The speaker for the OHE’s 17th Annual Lecture was Dr Alan Garber, Director both of Stanford University’s Center for Health Policy and its Center for Primary Care and Outcomes Research at the School of Medicine. His remarks focused on the national health care legislation enacted in March 2010 in the US from a unique perspective – as a practicing professor of medicine, one of the world’s leading health economists, and an expert in health care policy. His overview touched on several of the key issues raised by the new law that relate to coverage, cost, and quality.
In 2009, the English NHS began collecting patient-reported outcome measures (PROMs) for four elective procedures. Using a series of structured questions that ask patients about their health from their point of view, PROMs are intended to enable the patient perspective to inform decision-making at all levels of the NHS.
The annual OHE Compendium of Health Statistics is the one-stop statistical information source on population and health trends in the UK, and the changing finances and structure of the NHS. Compiled independently by the OHE, it draws together data from a variety of scattered sources. The disparate data, some spanning more than 50 years, are consolidated into nearly 300 tables and graphs designed to be user-friendly. Full commentary and explanatory notes are provided.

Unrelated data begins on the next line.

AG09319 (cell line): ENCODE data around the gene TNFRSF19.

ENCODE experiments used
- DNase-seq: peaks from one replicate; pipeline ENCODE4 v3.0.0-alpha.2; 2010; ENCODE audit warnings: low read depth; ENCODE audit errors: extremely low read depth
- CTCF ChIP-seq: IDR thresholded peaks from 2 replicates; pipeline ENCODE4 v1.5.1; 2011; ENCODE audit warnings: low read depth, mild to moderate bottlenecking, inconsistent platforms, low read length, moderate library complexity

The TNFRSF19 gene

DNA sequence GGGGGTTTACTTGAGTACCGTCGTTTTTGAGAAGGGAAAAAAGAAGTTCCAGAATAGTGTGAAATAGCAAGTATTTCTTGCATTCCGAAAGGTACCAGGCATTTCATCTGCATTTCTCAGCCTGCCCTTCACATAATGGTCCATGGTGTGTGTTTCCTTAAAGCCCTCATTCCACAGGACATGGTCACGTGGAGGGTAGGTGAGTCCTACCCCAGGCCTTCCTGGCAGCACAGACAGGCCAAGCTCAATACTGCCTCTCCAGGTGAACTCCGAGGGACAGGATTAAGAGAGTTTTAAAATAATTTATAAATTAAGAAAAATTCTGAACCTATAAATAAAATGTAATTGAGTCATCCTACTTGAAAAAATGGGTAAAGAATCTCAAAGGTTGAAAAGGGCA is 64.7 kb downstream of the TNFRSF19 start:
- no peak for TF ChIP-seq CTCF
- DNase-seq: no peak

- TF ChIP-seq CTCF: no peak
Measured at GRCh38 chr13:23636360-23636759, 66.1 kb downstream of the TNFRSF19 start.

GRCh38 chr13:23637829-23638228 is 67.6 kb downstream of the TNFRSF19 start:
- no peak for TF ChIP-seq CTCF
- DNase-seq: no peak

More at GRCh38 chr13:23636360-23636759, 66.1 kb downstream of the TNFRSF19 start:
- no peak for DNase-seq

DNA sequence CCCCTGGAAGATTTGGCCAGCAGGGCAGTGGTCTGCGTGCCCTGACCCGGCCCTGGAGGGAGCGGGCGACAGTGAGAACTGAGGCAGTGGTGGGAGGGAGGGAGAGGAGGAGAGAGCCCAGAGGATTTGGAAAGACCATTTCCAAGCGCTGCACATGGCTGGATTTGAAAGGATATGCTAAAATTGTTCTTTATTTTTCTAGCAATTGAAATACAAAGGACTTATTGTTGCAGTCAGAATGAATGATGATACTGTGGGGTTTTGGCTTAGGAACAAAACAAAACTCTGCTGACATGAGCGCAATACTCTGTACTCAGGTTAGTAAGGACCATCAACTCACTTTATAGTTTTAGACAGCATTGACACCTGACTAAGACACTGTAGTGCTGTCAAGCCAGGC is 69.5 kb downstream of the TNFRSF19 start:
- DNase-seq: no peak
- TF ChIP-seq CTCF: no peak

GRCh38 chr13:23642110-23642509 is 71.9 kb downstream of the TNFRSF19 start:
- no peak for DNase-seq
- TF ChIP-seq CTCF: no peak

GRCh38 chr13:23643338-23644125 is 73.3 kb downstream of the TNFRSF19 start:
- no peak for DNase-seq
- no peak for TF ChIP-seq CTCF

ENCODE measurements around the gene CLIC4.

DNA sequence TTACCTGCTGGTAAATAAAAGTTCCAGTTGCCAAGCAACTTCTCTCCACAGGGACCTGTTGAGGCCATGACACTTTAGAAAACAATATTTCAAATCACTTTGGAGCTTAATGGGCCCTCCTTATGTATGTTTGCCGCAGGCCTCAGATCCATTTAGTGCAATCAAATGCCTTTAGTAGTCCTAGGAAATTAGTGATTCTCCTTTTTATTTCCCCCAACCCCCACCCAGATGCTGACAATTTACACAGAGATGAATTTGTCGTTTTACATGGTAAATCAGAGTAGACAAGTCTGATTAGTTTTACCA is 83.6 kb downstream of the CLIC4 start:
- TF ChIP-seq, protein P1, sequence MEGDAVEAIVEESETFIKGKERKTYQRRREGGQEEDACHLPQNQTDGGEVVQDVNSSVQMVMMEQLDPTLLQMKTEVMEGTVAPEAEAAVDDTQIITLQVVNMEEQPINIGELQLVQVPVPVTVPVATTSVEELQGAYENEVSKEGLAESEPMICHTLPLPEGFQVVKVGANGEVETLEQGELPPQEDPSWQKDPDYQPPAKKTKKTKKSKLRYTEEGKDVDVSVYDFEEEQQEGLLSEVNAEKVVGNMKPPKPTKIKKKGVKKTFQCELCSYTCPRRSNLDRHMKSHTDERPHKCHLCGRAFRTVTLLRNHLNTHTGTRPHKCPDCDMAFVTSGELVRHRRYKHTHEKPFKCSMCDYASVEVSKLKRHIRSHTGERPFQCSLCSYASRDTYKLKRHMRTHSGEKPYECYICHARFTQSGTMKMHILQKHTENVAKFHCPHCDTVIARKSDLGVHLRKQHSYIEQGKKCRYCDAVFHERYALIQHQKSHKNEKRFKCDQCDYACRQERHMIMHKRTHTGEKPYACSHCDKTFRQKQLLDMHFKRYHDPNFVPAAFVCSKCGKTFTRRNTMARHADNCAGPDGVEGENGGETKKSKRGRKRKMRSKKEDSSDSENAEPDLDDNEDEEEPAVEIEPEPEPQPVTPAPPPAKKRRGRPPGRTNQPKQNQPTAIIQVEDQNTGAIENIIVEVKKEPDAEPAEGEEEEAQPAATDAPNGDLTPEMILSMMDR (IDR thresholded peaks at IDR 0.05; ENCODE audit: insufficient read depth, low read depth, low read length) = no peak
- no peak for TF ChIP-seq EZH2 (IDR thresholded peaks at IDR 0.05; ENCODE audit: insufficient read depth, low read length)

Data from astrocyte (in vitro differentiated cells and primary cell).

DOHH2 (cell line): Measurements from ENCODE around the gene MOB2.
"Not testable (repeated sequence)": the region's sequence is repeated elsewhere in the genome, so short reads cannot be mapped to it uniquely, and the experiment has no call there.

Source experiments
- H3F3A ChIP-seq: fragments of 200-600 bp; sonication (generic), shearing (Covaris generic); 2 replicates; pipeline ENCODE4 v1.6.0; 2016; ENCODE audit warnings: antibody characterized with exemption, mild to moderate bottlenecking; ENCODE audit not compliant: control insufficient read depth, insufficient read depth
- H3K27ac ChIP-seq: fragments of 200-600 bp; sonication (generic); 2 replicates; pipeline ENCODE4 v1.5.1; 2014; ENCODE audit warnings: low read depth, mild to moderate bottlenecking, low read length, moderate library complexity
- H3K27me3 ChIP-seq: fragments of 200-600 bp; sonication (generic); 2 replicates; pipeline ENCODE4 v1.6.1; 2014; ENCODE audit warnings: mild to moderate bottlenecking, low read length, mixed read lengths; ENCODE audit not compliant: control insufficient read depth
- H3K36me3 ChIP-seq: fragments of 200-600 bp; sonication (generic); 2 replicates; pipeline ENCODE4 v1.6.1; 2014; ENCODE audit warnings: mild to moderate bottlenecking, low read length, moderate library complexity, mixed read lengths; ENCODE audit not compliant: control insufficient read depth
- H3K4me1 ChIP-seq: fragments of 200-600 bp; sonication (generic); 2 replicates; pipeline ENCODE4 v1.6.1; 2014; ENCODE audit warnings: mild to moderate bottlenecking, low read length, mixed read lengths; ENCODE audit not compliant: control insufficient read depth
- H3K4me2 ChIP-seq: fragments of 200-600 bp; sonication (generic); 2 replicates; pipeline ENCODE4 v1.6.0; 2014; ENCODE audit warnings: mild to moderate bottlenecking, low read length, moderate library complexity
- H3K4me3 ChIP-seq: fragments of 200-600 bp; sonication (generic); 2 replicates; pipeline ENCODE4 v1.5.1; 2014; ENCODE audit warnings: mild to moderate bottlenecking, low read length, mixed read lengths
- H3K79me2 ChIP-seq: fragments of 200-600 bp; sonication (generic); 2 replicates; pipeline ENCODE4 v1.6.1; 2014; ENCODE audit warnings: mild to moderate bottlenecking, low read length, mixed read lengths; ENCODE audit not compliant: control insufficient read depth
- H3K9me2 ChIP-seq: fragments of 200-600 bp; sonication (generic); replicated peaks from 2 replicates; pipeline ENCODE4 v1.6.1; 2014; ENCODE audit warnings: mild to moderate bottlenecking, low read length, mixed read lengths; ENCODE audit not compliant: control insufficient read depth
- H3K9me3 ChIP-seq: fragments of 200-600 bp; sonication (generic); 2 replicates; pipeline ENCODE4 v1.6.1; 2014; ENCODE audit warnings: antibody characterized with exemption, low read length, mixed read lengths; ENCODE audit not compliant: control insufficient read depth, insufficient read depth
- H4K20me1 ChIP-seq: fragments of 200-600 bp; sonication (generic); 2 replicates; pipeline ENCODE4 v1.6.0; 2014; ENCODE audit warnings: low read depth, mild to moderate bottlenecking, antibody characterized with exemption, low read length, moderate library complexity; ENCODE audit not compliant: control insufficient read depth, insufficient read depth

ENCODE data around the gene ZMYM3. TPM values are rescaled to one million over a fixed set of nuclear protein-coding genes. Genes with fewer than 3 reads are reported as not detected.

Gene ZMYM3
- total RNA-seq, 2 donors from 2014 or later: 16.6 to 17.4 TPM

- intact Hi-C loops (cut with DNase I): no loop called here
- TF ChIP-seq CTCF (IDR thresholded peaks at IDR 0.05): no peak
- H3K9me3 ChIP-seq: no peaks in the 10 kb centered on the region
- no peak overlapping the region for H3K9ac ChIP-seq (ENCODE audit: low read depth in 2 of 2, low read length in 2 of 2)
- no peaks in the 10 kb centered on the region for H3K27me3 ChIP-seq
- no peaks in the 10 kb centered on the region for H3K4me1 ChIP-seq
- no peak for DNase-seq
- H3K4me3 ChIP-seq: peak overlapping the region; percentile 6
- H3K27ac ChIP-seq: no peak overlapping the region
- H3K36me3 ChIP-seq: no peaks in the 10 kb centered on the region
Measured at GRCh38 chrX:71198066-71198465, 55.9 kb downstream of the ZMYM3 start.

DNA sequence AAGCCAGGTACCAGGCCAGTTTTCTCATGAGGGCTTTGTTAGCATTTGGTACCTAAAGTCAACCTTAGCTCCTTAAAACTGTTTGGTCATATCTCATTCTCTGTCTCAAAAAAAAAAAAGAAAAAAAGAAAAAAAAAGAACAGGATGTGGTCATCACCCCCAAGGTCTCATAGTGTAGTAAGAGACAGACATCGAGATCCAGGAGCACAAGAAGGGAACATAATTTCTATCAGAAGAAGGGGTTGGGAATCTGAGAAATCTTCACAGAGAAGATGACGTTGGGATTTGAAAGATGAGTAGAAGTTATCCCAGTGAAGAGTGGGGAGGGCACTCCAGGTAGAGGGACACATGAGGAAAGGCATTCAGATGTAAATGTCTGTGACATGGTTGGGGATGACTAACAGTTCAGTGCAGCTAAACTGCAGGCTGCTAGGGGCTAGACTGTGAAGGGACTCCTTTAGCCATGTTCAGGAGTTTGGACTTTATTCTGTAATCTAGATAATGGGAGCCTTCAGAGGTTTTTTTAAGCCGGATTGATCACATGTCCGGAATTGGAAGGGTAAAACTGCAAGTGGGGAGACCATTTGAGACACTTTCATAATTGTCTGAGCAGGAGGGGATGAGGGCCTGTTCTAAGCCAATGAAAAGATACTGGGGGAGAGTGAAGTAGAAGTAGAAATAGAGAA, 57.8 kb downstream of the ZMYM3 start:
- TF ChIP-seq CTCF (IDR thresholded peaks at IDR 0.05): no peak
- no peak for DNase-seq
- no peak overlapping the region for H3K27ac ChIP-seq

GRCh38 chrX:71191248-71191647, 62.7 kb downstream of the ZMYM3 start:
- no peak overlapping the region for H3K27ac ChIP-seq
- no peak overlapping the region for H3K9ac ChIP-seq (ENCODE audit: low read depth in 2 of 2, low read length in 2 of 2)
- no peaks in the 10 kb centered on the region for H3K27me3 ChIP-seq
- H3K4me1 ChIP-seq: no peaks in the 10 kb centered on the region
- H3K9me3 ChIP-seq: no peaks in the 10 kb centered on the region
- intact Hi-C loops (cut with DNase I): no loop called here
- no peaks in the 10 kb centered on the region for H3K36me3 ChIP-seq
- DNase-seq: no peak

Perhaps best known for his work in cost-benefit analysis, Alan Williams was a man of principle who developed guiding values in health care economics that embraced and encouraged active intellectual engagement and progression. He was concerned with the philosophical and ethical issues that underpin decision making and his courageous intellectual battles bore new ideas and revised ideology.
This compilation of papers and further discussions arising from OHE's Alan Williams tribute conference provides an analysis of the evolution and current status of key concepts in the field.
OHE’s 14th Annual Lecture was delivered by Professor Daniel Kahneman, winner of the 2002 Nobel Prize in Economic Sciences for his pioneering work integrating insights from psychological research into economic science, especially concerning human judgment and decision-making under uncertainty. His focus in the lecture was on whether and how the utility of health states can be measured and whether QALYs are adequate. He suggests that there are reasonable grounds for measuring both decision utility and experience utility, using measures that are duration-weighted and others that ar
About one pound of every eleven spent in the UK goes to health care, most to NHS care. A large body of data is available on health care inputs and expenditures; far less is known about the outcomes that the resources and activities produce. Yet, knowing the outcomes achieved by health services is essential to being able to achieve the greatest benefit, the best patient care, from the resources used. The effectiveness, efficiency and accountability of the NHS all depend on knowing the outcomes it is achieving.
For the purposes of defining the economic and policy issues facing the vaccine industry, the comments made here are based largely on the experience in the US, but with some discussion of the global vaccines environment.
Almost every paper in the literature on vaccines starts off with the observation that vaccines are among the most cost-effective of medical interventions, and yet the unfortunate situation (although perhaps not surprising to an economist) is that supply is precarious.